Thursday, June 11, 2015


 Seeing that we are about to leave town to conduct another tuite seminar (teaching our 6 Principles of Tuite), I decided to see what has been recently promoted among similarly provided seminars over the past few months (if not years). I usually do so just to prepare myself for the most commonly asked (types of) questions and comments that we are likely to receive (in comparison/regards to those alternate methods).
 Aside from the commonly (and mistakenly) made correlation to “Kyusho”, the only other methodology currently being offered is the manner being promoted by the DKS/ Ryukyu Kenpo school(s).
IMO, what they are presenting is their own version of “ToriTe”, and not Oyata's Tuite. They (regularly) imply that it is derived from Oyata's methodology (via GD), but it is implemented very differently. This is evidenced through their (subsequent) instructional seminars, and the publicly provided information in regards to that implementation.
 I am curious to see if anyone is "still" using the (incorrect) "anomaly" excuse for when their technique's fail (that's always good for a laugh). 
 Understanding Oyata's method of application for his form of Tuite, requires more than attendance at a weekend/day/”?”-hour seminar. Unfortunately, the seminar that we will be teaching at this weekend, is itself limited in the time being allowed for us to teach.
 Our own (minimum) allotted time is (usually) 4 hours (for instruction of the 6 Principles of Tuite). This allows us to teach/explain each of those 6 (basic) Principles fully, and can provide sufficient time for the students to apply those principles in the application of individual techniques (and the allows the time necessary to provide individual instruction/correction of the principles within those applications). Each of the 6 Principles contain elements that can facilitate a techniques application (when done correctly) or can/will prevent it's occurrence when done incorrectly.
 What is commonly being taught (by others) are seemingly vague suggestions, that don't provide students with solid “Right/Wrong” guidelines to refer to while practicing a techniques application (or providing guidelines in how they should correct their application of them). The 6 Basic Tuite Principles were designed to provide those guidelines for students to refer to while learning/refining their own application of an instructed technique.
 Oyata emphasized that Tuite (techniques) are not dependent upon the size or strength of (either) the student (tori) nor their opponent (uke). Many of the commonly taught methods emphasize the use of speed for (their) techniques to even work. Oyata's (Tuite) techniques had no such “requirement”. ALL of Oyata's Tuite techniques can be performed slowly (and be easily controlled) when done correctly. Though speed would be a consideration if/when using those techniques in an actual defensive situation, it is far from necessary in a training (I.E. learning) situation (and could be considered detrimental in many cases).
 I am regularly confronted with (supposed) students from the years following Oyata's initial arrival (mid-late “70's”/early 80's”, and yes, I was there as well). Their arguments against this (slow-speed) manner of practice is based upon (their own) misunderstanding of Oyata's instructional methods. Oyata (at seminars) would commonly demonstrate a technique (doing so commonly at ½ to ¾ speed), and he would then have everyone (attempt to) reproduce what he had just demonstrated. He would also state that students should practice slowly, until they understood what was involved with making the technique work (correctly). "That" portion of his instruction was (usually) disregarded by those attendee's.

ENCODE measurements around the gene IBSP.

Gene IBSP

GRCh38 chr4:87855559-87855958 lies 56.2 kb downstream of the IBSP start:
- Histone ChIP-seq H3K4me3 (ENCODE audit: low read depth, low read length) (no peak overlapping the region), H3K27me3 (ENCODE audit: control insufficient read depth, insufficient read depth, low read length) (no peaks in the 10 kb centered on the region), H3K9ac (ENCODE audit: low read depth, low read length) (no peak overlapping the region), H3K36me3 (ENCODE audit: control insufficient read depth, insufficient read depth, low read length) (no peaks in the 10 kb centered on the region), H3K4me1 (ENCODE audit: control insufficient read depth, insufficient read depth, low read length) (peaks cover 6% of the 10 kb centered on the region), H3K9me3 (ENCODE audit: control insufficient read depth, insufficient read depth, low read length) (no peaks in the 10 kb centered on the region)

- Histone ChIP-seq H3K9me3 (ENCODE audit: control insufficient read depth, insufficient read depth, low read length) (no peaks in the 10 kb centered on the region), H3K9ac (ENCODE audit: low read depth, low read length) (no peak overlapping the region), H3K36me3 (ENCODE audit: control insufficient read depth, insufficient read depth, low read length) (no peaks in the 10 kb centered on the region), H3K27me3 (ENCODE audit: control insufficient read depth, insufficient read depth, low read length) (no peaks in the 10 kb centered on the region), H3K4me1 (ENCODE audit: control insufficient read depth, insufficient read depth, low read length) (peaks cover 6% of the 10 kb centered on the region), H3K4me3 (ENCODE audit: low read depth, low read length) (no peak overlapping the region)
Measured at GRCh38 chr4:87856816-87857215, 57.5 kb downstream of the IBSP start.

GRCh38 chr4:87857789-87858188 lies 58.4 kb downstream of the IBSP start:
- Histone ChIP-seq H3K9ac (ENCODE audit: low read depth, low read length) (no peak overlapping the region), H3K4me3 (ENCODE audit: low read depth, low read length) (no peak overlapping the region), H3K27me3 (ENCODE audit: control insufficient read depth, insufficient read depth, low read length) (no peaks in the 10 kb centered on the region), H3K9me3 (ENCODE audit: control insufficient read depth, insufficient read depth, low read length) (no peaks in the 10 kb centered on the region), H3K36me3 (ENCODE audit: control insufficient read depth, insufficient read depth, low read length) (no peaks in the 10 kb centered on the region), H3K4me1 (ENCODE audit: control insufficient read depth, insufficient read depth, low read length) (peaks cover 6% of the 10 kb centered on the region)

Because most would fail at their own implementation of the technique (when doing so slowly), they would be inclined to speed up their attempts (to achieve some sort of result). That increase of speed would additionally include a (generous) use of muscular strength (if not physical weight) as well. The vast majority of Oyata's form of Tuite techniques can be performed (incredibly) sloppily, and still achieve a “reaction” (by the uke). That reaction is rarely the optimal/preferred reaction, but any reaction is often sufficient (I.E. “good-enough”) for those who don't really understand what “optimal” amounts to.
 Oyata's methodology was so (radically) different from what most of these early (often Yudansha) attendee's were accustom to, that their (own) “corrections” (although wrong) were accepted as being a correct application of the instructed techniques (at least by them). At those “seminars”, Oyata would rarely (if ever) “correct” those attendee's (as they were content with their accomplishments, and Oyata just presumed that they would continue their study with him, and they could/would be corrected later,...little did he realize, LOL).

 The 6 Principles of Tuite, are a modest portion of the (numerous) principles and application guidelines that Oyata had provided to us over the past 30+ years. We've taken a (directly) relevant portion of those guidelines, and are demonstrating their use/application in a defined portion of Oyata's Life Protection methodology (“Tuite Jutsu”). There are additional principles that are utilized as well, but for introductory purposes, these 6 Principles will provide (more than enough) direct application use, to keep the average student in research/practice/application for some time. 

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